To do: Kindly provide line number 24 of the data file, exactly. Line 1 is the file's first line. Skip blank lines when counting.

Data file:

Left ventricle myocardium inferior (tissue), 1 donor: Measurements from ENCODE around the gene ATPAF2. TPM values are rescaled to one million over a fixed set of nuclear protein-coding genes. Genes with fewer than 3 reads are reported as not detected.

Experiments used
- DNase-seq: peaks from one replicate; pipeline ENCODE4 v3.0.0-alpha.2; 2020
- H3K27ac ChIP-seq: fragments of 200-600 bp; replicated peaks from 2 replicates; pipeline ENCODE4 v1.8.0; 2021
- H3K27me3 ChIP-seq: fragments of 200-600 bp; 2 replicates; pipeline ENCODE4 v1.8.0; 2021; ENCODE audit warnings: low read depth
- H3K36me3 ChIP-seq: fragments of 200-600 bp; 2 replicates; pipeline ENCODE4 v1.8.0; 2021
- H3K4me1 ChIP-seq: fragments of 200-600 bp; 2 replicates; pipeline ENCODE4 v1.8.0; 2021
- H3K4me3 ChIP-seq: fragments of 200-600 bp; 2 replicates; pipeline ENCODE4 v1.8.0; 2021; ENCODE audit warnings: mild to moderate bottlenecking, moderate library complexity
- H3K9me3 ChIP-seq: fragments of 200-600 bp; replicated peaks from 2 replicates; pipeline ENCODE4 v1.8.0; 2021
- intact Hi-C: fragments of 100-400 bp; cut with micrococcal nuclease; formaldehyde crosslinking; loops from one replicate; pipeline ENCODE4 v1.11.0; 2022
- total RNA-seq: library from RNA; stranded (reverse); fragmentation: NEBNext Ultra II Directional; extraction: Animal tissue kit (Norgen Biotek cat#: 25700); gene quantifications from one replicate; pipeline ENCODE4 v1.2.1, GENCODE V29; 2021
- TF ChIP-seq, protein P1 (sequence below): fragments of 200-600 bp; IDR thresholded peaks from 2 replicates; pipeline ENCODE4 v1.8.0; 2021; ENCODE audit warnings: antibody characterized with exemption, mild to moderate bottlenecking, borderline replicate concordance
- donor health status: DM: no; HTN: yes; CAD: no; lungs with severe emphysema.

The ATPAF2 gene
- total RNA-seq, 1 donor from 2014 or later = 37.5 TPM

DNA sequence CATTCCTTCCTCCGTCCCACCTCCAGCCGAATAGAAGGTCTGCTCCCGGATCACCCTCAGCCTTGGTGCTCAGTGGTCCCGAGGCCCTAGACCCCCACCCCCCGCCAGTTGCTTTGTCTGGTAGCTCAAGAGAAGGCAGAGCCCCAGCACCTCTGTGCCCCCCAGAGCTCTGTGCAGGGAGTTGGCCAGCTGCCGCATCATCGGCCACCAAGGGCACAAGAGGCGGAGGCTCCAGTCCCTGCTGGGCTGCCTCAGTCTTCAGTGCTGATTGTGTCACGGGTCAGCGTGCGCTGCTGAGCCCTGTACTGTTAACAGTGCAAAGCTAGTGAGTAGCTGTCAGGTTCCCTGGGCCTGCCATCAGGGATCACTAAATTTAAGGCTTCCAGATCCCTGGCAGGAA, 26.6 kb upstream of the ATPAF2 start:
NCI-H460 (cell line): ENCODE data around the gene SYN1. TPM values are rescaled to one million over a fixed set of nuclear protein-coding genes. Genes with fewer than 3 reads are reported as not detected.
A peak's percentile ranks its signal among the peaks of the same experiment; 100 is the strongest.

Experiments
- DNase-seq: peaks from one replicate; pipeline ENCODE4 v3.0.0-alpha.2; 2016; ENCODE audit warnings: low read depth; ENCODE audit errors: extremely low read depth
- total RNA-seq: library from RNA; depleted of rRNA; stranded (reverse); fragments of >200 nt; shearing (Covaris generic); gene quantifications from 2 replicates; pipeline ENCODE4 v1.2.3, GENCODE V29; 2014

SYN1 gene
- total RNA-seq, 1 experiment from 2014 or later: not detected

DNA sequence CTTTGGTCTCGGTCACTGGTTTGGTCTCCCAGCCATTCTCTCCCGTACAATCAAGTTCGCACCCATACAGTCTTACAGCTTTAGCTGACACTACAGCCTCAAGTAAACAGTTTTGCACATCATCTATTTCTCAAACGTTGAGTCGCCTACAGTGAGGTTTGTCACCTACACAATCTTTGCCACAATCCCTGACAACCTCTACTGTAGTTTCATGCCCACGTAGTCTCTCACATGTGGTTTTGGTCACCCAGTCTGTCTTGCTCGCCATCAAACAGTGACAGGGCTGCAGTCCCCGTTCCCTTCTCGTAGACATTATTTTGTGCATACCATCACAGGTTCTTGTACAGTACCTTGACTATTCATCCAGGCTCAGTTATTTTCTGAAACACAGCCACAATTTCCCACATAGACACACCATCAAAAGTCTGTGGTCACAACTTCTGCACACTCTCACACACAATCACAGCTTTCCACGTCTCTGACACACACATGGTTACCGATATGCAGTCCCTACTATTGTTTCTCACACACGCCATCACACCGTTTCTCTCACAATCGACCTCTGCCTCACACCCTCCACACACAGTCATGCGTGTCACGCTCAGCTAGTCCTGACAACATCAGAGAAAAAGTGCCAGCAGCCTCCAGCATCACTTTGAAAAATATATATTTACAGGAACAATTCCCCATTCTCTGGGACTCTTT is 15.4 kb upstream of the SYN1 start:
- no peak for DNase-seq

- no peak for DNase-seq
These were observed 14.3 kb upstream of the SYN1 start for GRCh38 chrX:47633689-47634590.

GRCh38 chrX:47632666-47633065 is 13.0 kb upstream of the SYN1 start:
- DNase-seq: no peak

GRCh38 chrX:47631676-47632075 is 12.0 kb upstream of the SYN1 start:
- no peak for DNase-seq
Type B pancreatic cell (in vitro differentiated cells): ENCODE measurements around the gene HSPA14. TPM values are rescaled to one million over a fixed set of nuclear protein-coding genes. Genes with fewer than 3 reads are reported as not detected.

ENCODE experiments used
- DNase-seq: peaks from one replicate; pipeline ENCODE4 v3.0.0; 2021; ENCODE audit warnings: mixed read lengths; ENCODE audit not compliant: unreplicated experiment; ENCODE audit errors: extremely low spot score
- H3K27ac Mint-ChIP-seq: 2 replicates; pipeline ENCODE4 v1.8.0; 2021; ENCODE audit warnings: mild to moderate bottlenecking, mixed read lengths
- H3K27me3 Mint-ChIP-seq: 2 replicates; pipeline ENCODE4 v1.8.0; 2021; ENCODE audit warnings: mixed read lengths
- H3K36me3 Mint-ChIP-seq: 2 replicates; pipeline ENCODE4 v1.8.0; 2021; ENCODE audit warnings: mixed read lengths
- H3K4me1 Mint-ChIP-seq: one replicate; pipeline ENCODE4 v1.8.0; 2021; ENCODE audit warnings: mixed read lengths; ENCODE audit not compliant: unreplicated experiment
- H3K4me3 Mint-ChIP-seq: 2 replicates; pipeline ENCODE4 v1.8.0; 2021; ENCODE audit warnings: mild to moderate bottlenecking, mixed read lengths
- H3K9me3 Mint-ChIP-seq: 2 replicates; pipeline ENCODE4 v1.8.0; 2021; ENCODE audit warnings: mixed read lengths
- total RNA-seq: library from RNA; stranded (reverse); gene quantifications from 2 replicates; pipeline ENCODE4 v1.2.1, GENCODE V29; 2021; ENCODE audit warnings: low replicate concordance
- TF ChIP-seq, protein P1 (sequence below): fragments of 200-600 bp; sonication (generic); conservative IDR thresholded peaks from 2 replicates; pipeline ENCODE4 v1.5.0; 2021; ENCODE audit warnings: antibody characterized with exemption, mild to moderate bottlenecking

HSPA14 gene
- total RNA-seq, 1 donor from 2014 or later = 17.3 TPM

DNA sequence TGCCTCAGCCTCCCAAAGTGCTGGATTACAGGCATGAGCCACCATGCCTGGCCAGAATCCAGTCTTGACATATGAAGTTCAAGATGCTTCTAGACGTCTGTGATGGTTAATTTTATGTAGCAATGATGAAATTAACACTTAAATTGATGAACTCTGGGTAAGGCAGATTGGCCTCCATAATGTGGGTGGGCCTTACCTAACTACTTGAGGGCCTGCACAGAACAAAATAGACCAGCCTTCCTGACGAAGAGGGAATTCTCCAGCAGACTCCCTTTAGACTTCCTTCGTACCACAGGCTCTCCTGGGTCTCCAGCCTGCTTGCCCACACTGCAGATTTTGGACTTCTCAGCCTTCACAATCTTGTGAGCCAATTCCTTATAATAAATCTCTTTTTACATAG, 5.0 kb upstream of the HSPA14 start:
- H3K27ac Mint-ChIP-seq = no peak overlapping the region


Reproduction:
DNA sequence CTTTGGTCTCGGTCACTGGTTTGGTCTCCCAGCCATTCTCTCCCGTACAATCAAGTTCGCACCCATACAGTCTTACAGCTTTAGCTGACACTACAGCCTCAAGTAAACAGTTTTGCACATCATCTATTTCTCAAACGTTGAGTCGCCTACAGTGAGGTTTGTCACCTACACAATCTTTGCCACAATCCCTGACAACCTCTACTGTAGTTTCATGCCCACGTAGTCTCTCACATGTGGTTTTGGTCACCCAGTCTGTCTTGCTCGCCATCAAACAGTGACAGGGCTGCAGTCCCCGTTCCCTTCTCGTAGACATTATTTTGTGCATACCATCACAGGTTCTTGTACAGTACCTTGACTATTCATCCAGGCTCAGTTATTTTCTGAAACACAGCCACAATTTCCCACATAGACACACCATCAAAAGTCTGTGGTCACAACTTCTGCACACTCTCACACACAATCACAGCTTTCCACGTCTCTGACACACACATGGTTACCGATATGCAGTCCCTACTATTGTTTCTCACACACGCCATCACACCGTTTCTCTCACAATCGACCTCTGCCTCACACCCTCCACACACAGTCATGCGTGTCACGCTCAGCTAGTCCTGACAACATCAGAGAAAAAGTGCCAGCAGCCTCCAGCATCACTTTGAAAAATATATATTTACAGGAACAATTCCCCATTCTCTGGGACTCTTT is 15.4 kb upstream of the SYN1 start: